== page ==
The most common type of diabetes in children is ‘Type 1 diabetes’ and this needs to be treated with daily insulin injections and a carefully controlled diet in order to bring blood glucose levels within a healthy range. This type of diabetes cannot be cured and the exact cause remains a mystery. Thankfully, diabetes in children is a relatively uncommon disease, but the overall incidence of diabetes amongst children is rising. In recent years there has been the emergence of children suffering from another form of diabetes known as ‘Type 2 diabetes’, which is associated with increased levels of obesity and unhealthy diets. This form of the disease can usually be treated with lifestyle changes, including a healthier diet and more exercise.
Early warning symptoms of Type 1 diabetes include thirst, tiredness, weight loss, stomach aches and frequent urination. Diagnosis will be followed up with specialist care by specifically trained medical staff and a specialist dietitian. Diabetic children can eat exactly the same food as non-diabetics, but it is essential the diet is balanced and healthy, and particular care must be taken to balance the amounts of carbohydrate in the diet with the insulin injections the child receives. Exercise also plays an important role in all children with diabetes.
Of course, this isn’t the time or place to go into more details about the specific details of raising a child with diabetes, but if you’re interested in finding out more why not visit the following links:
Bye for now,
Tags: babies, healthy, Helen, Hipp Organic, nutrition, symptoms, insulin, diabetes, glucose, sugar, carbohydrates, type 1 diabetes, type 2 diabetes
Categories: Baby development
How much does my baby need to drink?
If I’m asked the question ‘How much drink should my baby have?’, I look at their age, weight, milk intake, stage of weaning, health, environmental conditions, and so on, and then consider how much they should have to meet their needs and to avoid dehydration.
Generally, babies less than 4-6 months should not be offered any additional drinks (water, diluted juice or others) other than their usual milk. Milk alone, either breast milk or formula, should be able to meet all their needs for nutrition and fluids up to at least 4 months of age, and giving additional drinks can be harmful if they reduce milk intake. However, an occasional additional drink may help if the baby has a fever, in hot weather or in centrally-heated houses where there is the possibility of dehydration, and a small volume of cooled, boiled water once or twice a day should do the trick in these situations.
For babies who have already started weaning onto solids, a small drink of water or diluted fruit juice can be given at mealtimes to ensure baby doesn’t get thirsty. Between meals, only water or milk should be offered because of the risk of dental decay caused by drinks containing sugars (whether naturally occurring or added). Milk continues to be really important throughout the weaning period though and milk feeds should be given 3-4 times a day, with at least a pint of milk (about 600ml) being consumed.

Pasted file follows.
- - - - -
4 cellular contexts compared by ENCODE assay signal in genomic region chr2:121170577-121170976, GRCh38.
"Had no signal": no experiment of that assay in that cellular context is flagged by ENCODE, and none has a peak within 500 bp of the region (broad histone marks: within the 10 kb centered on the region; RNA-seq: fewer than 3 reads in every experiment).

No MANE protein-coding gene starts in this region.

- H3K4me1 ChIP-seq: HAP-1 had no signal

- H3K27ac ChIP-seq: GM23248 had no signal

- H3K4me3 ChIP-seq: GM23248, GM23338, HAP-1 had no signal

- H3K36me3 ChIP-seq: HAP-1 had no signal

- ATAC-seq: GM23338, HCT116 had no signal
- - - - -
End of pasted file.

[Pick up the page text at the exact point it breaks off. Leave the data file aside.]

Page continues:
Toddlers need less milk (about 360-500ml each day), but they still need fluids to avoid becoming dehydrated.
You should always keep an eye on how well hydrated your baby is. Regular wet nappies are important and signs of dehydrated should be acted on swiftly:
- Dark yellow urine
- A sunken fontanelle (soft spot)
- Dry or sticky lips and mouth
- Skin that has lost its elasticity
Hope this helps. Let us know if you’re not sure if your baby is getting enough.
Bye for now.
Tags: baby, breast feeding, healthy, Helen, Hipp Organic, milk, drinks, babies, toddlers, boiled water, juice, dehydration
Categories: About Hipp Organic, Baby development, Milk feeding
When is it safe to introduce gluten into my baby’s diet?
I hope you are all having a good week.
For those of you that have already started weaning, and also for those of you that aren't at that stage yet but still interested in what it's all about, a topic that often comes up is 'when is it safe to introduce gluten into my baby's diet?'
So what is gluten and why do people worry about it? Gluten is a protein found in some cereals, namely wheat, rye and barley, and it can cause an autoimmune disease called 'Coeliac disease'. This disease affects about 1 in 100 of the population and tends to run in families, where there's a 1 in 10 chance that a new baby will develop the condition if a close relative already has coeliac disease.
However, how you wean your baby isn't influenced by whether there's a family history of coeliac disease or not. If you start weaning between 4- 6 months, the current recommendation is that you should avoid giving gluten-containing foods until your baby has reached 6 months. Manufactured baby foods will tell you on the label if the product is gluten free. From 6 months, all babies should be introduced to some gluten-containing foods, including wheat based foods like pasta, bread, cereals. There are no benefits in delaying the introduction of gluten beyond 6 months for any babies.
At the risk of confusing you, it has been suggested recently however that introducing gluten between the age of 4-7 months while breastfeeding may actually reduce the risk of coeliac disease, type 1 diabetes and wheat allergy, so the recommendations on gluten might change in the future, but don't worry about that for now!
If you want to know more about coeliac disease, visit the Coeliac UK website.
Goodbye till next week.
Tags: baby, breast feeding, eating, food, healthy, Helen, Hipp Organic, nutrition, organic, weaning, gluten, coeliac disease
Categories: About Hipp Organic, Baby development, Milk feeding